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In Iceland, a nationwide Christmas tradition starts with books

Flickr/Hafsteinn Robertsson, CC BY 2.0
Have a very merry jólabókaflóð.
  • Thu-Huong Ha
By Thu-Huong Ha


Published This article is more than 2 years old.

As millions around the world stretch their bellies over the coming weeks, people in Iceland will be expanding their minds with new books.

‘Tis the season for jólabókaflóð: the traditional “Christmas book flood,” when Icelanders give each other books for the holidays.

In Iceland, publishers release the majority of new books in the latter half of the year, and sales skyrocket in early winter months. To jumpstart the jólabókaflóð, the Icelandic Publishers Association distributes a free catalog of new published titles to households across the country in November. ”It’s like the firing of the guns at the opening of the race,” book industry researcher Baldur Bjarnason told NPR in 2012.

“This tradition can be traced back to when the variety of goods available in Iceland was very limited and therefore opting for a book as a Christmas present was a good bet,” says Bryndis Loftsdóttir, vice director of the Icelandic Publishing Association, to publishing site 2 Seas Agency.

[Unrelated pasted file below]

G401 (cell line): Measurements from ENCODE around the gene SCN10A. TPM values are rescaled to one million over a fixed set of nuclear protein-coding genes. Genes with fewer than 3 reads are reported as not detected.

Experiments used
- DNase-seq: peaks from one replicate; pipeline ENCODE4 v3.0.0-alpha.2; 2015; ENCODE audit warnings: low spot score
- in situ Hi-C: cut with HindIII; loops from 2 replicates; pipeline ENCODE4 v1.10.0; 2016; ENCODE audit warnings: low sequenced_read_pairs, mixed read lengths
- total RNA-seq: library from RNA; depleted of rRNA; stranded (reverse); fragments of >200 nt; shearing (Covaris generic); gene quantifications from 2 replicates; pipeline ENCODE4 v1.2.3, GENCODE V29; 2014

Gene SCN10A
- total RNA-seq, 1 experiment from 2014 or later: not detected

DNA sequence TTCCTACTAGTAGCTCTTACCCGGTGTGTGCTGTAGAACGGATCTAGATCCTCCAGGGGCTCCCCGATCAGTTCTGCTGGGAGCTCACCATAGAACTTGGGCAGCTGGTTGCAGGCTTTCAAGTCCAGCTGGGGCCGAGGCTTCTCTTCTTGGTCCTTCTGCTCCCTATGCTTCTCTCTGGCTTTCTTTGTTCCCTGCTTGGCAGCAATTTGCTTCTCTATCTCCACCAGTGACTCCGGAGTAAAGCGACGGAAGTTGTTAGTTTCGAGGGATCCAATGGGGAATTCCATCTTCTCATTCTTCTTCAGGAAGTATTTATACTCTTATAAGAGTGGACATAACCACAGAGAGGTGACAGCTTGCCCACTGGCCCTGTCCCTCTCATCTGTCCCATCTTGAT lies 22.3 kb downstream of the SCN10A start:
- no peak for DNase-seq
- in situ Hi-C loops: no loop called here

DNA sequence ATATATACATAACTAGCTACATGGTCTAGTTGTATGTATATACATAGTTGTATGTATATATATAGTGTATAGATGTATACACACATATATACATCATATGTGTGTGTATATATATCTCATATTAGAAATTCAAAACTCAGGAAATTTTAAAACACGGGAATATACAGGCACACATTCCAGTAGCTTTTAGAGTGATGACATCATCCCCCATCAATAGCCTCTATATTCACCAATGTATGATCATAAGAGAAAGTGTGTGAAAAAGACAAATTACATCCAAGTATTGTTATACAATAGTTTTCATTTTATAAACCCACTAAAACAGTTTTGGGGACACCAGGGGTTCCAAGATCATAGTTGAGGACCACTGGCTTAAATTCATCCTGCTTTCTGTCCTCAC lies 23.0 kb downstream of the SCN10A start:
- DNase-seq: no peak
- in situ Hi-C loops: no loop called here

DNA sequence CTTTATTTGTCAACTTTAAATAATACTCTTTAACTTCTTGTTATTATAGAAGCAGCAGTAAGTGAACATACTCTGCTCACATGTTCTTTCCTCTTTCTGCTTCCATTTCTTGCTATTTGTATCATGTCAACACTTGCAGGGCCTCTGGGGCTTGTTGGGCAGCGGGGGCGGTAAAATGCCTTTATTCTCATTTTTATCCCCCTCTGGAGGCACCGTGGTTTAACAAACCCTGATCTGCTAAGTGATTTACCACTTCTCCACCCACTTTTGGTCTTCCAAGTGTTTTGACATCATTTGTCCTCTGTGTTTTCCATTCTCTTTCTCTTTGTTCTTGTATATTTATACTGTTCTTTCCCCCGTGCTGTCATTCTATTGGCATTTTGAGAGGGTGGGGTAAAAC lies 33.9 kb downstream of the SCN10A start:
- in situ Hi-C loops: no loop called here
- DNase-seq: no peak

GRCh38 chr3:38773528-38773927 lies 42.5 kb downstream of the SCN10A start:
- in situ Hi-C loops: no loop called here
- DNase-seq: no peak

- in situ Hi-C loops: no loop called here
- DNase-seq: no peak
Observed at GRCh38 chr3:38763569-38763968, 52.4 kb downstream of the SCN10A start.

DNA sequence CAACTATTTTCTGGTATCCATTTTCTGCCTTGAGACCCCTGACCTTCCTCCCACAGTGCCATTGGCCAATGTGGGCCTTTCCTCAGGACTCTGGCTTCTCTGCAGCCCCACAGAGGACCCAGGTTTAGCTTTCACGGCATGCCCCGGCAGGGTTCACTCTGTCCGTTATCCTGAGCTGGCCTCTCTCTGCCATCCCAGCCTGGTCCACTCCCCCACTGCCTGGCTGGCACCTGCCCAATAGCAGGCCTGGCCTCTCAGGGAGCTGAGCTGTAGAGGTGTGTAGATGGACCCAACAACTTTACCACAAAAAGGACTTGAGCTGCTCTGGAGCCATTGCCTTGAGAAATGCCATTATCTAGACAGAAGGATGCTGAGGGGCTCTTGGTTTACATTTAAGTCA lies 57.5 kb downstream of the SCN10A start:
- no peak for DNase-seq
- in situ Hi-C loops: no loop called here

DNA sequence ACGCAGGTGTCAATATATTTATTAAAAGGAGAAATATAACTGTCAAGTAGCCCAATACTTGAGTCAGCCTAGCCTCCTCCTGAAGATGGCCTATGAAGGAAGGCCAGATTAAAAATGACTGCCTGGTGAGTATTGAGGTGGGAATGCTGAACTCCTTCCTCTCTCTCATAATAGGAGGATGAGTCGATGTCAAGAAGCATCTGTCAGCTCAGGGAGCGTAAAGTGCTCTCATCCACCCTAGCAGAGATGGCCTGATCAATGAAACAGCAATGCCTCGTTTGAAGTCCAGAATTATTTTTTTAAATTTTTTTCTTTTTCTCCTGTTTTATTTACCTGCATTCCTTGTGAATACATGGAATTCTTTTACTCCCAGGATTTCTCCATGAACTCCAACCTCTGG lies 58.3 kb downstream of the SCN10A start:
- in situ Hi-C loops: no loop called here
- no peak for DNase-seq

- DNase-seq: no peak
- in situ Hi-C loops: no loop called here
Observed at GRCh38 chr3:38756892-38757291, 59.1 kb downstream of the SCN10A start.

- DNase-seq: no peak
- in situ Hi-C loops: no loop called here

Iceland is known to publishers as a small but mighty nation of book-lovers with a rich literary history. The country of less than half a million was home to Nobel Prize-winner Halldór Laxness, author of the epic Independent People, about stoicism and sheep.

“In Iceland, we’re very focused on cultural matters,” Ágúst Einarsson, an economist at Bifröst University and author of Hagræn áhrif ritlistar, or The Economic Impact of Writing (2014), tells Quartz. “Reading books for pleasure is very popular; we don’t have so many outdoor activities.”

According to Einarsson, 82% of Icelanders read at least one book for pleasure in 2011—compared to Eurostat’s latest survey (PDF) on European cultural consumption, which puts that number at about 84% in Sweden and only 48% in Italy. In 2011, Pew estimates around 72% of Americans over 16 read at least one book.

Image by Hafsteinn Robertsson on Flickr, licensed under CC BY 2.0.

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